4 Tips from Church Leaders About How We Can Judge Without Becoming Judgmental

2. Listen to the messages of the living prophet.

During the General Relief Society Meeting for the October 2010 general conference, President Thomas S. Monson shared a short story about a married couple, John and Lisa, in his "Charity Never Faileth" talk.

According to President Monson's talk, Lisa looked up one morning and noticed that her neighbor's laundry, hung out on a line to dry, looked dirty.

Every time she noticed her neighbor's laundry, she would make disparaging remarks about how her neighbor just didn't know how to get her clothes clean.

Until one morning she noticed a change.

"A few weeks later Lisa was surprised to glance out her window and see a nice, clean wash hanging in her neighbor’s yard. She said to her husband, 'Look, John—she’s finally learned how to wash correctly! I wonder how she did it.'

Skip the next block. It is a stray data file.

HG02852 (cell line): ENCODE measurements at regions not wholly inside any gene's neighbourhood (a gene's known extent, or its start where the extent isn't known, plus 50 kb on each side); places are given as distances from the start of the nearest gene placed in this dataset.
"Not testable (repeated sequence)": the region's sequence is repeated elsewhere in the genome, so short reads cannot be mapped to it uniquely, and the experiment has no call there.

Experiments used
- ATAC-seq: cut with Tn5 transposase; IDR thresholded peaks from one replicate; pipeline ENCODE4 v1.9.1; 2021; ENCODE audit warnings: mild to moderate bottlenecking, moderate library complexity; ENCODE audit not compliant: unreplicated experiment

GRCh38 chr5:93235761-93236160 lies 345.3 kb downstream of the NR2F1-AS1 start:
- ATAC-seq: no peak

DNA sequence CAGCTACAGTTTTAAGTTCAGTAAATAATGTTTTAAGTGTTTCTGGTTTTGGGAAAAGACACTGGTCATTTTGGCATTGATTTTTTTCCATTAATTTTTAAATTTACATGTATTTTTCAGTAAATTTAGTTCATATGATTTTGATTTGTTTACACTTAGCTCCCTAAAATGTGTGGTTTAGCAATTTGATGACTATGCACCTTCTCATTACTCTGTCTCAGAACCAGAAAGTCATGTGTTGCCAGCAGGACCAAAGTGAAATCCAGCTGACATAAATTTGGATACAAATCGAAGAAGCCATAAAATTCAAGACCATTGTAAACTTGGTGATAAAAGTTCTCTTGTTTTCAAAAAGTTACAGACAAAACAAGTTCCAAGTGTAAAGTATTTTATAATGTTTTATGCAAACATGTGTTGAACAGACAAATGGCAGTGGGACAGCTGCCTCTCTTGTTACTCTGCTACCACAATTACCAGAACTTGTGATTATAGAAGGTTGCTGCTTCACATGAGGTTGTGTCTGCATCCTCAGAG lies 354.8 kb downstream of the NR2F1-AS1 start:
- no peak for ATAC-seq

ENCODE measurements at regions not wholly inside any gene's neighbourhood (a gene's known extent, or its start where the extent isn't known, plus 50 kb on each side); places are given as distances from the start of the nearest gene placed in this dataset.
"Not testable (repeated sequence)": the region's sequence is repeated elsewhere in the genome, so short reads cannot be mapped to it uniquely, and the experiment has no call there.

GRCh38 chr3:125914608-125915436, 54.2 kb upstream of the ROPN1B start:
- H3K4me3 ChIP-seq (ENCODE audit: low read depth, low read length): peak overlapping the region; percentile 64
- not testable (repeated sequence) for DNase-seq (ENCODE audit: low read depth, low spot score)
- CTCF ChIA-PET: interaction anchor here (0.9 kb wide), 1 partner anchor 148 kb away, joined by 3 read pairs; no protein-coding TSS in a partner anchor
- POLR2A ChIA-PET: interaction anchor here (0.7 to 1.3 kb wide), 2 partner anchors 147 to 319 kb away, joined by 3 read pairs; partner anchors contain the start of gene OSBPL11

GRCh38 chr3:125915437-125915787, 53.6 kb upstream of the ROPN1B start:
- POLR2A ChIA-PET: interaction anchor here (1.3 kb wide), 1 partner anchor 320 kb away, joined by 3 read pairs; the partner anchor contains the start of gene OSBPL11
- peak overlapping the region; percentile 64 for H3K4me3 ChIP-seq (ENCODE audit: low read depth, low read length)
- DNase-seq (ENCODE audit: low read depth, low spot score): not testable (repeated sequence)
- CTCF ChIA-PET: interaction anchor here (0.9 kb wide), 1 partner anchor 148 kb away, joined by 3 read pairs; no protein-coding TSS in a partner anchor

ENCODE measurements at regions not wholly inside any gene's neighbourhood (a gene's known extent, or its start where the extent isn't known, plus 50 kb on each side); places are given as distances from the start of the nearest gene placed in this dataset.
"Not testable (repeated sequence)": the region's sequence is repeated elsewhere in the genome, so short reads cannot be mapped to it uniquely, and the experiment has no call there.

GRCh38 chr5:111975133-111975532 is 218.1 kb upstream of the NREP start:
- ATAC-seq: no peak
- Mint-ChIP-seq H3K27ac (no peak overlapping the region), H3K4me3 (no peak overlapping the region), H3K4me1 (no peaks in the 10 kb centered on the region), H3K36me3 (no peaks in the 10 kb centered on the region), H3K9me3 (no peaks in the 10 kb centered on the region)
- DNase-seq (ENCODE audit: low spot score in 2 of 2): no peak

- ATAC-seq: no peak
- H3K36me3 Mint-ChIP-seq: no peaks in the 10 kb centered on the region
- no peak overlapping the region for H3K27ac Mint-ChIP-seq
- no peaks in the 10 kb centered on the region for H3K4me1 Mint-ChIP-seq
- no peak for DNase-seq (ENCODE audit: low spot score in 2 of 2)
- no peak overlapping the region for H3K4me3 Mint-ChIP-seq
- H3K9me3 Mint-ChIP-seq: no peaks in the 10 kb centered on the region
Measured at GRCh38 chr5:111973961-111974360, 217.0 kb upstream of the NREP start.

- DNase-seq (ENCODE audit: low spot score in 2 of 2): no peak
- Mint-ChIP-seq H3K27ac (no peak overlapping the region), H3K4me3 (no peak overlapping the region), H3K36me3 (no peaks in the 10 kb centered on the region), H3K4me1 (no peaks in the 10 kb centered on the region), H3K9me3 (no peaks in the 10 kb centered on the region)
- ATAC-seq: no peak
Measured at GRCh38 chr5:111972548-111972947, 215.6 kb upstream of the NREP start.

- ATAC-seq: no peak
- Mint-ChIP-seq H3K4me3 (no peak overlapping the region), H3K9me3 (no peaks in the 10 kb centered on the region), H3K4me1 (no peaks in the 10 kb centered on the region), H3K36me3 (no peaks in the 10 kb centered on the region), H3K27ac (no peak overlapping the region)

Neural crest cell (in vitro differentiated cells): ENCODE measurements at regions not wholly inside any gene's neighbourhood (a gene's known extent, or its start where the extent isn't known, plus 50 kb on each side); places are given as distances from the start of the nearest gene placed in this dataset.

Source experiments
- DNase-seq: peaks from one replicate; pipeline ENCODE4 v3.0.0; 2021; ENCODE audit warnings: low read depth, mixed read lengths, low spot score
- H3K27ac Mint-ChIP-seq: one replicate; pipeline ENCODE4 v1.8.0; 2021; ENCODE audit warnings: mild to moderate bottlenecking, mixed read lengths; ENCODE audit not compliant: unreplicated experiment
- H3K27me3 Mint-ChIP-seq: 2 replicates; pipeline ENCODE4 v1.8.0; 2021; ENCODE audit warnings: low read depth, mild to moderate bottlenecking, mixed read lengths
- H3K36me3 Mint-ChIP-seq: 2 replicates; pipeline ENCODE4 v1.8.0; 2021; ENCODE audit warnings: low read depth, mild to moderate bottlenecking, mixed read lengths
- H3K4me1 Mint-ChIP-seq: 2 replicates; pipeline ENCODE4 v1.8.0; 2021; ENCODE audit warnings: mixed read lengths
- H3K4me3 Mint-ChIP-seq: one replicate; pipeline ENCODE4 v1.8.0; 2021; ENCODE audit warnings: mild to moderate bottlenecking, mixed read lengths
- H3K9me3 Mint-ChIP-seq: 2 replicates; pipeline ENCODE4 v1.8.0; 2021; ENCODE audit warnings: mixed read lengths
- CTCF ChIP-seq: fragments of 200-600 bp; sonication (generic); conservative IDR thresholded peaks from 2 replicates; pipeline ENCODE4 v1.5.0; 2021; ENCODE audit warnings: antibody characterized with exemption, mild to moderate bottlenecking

John replied, 'Well, dear, I have the answer for you. You’ll be interested to know that I got up early this morning and washed our windows!'"

President Monson went on to say that no one is perfect and we need to be careful to follow the Savior's advice to "judge not" (Matthew 7:1).

But this is not always easy.

In his April 2009 general conference talk "May You Have Courage," President Monson also said it may even take courage to refrain from judging others.

"Oh, you may ask, 'Does this really take courage?' And I would reply that I believe there are many times when refraining from judgment—or gossip or criticism, which are certainly akin to judgment—takes an act of courage."

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I agree with President Monson. It does take courage to be the one who walks away from gossip. It does take courage to change judgmental attitudes. But as Elder Schwitzer says in his talk, "Each general conference and Church magazine contains advice from the prophets which, if applied, will lead us to good judgment. We are left without excuse when we ignore them."

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